The Gathering brings together more than 120 Traditional Owners representing more than 40 different First People’s groups and scientists to share knowledge and co-design and develop adaptation and mitigation strategies.
Conversations over the five days will aim to provide communities with the tools to respond to climate change-induced events like marine heatwaves, rising sea levels, bushfires, and heatwaves, which have a significant impact on First Peoples on Country, particularly in remote and isolated communities.
The event is part of the Australian Government’s National Environmental Science Program (NESP) Earth Systems and Climate Change (ESCC) Hub, which is led by CSIRO, Australia’s national science agency.
Gimuy Walubara Yidinji Traditional Owner from the Cairns area, Gudjugudju, said that Traditional Owners can learn from each other on how to respond to a changing climate.
“We need to understand and prepare for climate change now and into the future,” Mr Gudjugudju said.
“We always had dialogue together, between different Traditional Owner groups, as climate changed in the past. We need to continue these dialogues today.”
Yirrganydji Traditional Owner from the Cairns area, Gavin Singleton, said that First Peoples were on the front line of the changing climate.
“From changing weather patterns, to shifts in natural ecosystems, climate change is a clear and present threat to our people and our culture,” Mr Singleton said.
“While there is an obvious need to enhance and support the ability of First Peoples to adapt to a changing climate, this gap will only be addressed if First Peoples are engaged and included at the design stage of research.
“The Gathering has provided an opportunity for us to redefine what this process of collaboration should look like,” he said.
NESP ESCC Hub Leader and CSIRO scientist Dr David Karoly said that the Hub was proud to facilitate the dialogue between First Peoples and climate scientists at the Gathering, which built on previous events held in 2012 and 2018 in collaboration with the Yorta Yorta Nation Aboriginal Corporation.
“Climate science has helped to establish a clear line of evidence of a changing climate due to increased human fossil carbon emissions, and many First Peoples are already using climate change science to care for Country and communities,” Dr Karoly said.
“There is an immense opportunity for climate scientists and Traditional Owners to work together. The Gathering will build strong relationships and forge positive paths forward to tackle common climate challenges.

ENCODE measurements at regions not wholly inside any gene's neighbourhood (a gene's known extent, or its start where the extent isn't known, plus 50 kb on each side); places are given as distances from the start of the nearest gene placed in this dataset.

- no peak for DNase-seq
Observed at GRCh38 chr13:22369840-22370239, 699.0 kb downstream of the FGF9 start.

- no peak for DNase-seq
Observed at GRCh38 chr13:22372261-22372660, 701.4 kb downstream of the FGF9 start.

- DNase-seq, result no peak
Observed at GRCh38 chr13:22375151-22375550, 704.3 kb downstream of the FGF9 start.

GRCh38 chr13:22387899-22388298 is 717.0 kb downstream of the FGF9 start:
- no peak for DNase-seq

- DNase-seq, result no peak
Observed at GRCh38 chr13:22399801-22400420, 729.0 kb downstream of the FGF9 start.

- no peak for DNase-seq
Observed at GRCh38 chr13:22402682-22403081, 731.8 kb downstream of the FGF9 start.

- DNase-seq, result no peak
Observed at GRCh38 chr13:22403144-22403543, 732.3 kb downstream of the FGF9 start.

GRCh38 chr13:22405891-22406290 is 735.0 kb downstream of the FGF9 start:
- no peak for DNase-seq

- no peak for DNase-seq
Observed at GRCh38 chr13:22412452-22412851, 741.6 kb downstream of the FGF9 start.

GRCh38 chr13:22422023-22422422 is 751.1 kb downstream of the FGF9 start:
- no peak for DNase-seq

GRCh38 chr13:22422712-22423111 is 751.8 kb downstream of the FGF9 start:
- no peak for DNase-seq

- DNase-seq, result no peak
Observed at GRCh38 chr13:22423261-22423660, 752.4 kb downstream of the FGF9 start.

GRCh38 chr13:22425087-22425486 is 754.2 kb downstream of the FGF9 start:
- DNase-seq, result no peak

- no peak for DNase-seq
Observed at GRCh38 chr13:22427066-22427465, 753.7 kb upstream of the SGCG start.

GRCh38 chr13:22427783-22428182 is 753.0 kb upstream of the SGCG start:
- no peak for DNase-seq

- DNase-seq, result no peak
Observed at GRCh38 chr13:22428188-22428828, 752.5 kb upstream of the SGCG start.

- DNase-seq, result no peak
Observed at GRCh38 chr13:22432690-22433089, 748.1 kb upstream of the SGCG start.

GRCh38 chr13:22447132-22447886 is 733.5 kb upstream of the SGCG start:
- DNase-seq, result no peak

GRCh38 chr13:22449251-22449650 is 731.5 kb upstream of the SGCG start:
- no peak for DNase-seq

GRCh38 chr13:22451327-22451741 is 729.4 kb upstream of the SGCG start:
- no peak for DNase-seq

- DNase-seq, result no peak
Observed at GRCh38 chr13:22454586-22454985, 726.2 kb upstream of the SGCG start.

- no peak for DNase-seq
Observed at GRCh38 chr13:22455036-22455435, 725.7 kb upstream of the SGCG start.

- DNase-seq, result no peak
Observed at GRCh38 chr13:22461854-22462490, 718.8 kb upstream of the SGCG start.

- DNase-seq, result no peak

“The Gathering is an Indigenous-led, co-designed process that has been developed with a First Peoples-led Steering Committee of ten Traditional Owners and the ESCC Hub. It’s all about First Peoples having a genuine seat at the table, and the way we have designed this event reflects just that,” he said.
Co-Chair of the First Peoples-led Steering Committee Bianca McNeair, has been working with the Steering Committee for the past three years in preparing for the Gathering on the lands of the Gimuy Walubara Yidinji and the Yirrganydji people.
“The Gathering has provided a critical space for Traditional Owner groups to share their experiences and discuss pathways forward to help their communities adapt,” Ms McNeair said.
“We are really excited to produce tangible and useful materials for our participants to take back to communities.
“These products explain climate change and hazards in the face of extreme and accelerating events affecting Country, and the hope is that they will help communities put in place effective and tailored climate change adaptation pathways,” she said.
The Earth Systems and Climate Change Hub is supported by funding through the Australian Government’s National Environmental Science Program.
The Hub is hosted by Australia’s national science agency, CSIRO, and is a partnership with Bureau of Meteorology, Australian National University, Monash University, University of Melbourne, University of New South Wales and University of Tasmania.